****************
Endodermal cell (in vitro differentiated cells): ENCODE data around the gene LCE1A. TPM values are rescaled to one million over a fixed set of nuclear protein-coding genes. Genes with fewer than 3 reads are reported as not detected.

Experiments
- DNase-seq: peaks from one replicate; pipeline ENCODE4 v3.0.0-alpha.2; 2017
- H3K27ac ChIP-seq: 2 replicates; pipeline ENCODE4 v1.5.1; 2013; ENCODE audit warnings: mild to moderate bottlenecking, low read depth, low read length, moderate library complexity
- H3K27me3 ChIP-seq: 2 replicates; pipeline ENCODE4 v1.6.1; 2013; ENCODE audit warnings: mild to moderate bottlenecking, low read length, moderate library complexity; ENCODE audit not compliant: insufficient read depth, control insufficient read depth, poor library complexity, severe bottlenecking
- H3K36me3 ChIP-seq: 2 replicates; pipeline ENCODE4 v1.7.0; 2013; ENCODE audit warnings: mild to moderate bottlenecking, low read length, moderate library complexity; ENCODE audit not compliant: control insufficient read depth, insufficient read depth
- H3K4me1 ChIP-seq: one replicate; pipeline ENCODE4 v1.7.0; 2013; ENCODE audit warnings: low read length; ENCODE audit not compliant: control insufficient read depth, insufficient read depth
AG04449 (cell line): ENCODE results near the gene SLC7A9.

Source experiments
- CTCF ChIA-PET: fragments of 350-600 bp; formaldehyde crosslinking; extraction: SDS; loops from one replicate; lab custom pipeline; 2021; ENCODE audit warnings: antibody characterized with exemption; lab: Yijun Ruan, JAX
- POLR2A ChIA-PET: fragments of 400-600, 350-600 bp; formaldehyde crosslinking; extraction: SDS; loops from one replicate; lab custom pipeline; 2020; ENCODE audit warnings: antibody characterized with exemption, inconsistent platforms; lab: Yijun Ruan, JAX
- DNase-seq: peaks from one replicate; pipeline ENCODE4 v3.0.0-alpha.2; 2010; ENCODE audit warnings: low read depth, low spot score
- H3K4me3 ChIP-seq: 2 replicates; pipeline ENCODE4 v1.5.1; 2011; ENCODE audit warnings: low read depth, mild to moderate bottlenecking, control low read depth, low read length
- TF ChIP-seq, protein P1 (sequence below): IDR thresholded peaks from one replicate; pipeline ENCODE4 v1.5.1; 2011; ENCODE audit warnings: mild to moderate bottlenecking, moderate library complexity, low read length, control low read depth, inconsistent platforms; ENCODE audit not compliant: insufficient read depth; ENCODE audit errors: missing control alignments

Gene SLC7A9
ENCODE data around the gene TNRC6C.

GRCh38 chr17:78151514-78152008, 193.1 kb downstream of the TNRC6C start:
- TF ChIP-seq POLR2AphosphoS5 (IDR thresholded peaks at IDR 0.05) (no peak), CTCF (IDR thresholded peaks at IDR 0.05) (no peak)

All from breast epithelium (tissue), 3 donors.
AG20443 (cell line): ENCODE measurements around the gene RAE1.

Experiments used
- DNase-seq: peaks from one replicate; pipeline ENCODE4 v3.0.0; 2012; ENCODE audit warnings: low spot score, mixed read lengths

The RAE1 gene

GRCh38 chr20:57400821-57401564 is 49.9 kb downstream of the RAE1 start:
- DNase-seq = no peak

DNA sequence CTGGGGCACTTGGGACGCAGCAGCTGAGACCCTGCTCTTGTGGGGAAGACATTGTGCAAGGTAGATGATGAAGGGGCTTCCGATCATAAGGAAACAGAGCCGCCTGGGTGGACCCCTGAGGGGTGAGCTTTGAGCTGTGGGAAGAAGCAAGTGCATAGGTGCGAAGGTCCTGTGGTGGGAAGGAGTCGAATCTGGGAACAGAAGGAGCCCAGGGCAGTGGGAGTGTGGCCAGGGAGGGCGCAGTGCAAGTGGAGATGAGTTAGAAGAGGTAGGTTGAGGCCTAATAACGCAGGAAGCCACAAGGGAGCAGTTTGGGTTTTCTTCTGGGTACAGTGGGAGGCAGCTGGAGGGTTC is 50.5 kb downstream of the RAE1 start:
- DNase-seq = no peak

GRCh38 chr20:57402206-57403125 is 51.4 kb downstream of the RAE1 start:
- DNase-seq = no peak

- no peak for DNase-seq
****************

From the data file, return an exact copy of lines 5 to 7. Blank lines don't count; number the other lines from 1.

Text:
- H3K27me3 ChIP-seq: 2 replicates; pipeline ENCODE4 v1.6.1; 2013; ENCODE audit warnings: mild to moderate bottlenecking, low read length, moderate library complexity; ENCODE audit not compliant: insufficient read depth, control insufficient read depth, poor library complexity, severe bottlenecking
- H3K36me3 ChIP-seq: 2 replicates; pipeline ENCODE4 v1.7.0; 2013; ENCODE audit warnings: mild to moderate bottlenecking, low read length, moderate library complexity; ENCODE audit not compliant: control insufficient read depth, insufficient read depth
- H3K4me1 ChIP-seq: one replicate; pipeline ENCODE4 v1.7.0; 2013; ENCODE audit warnings: low read length; ENCODE audit not compliant: control insufficient read depth, insufficient read depth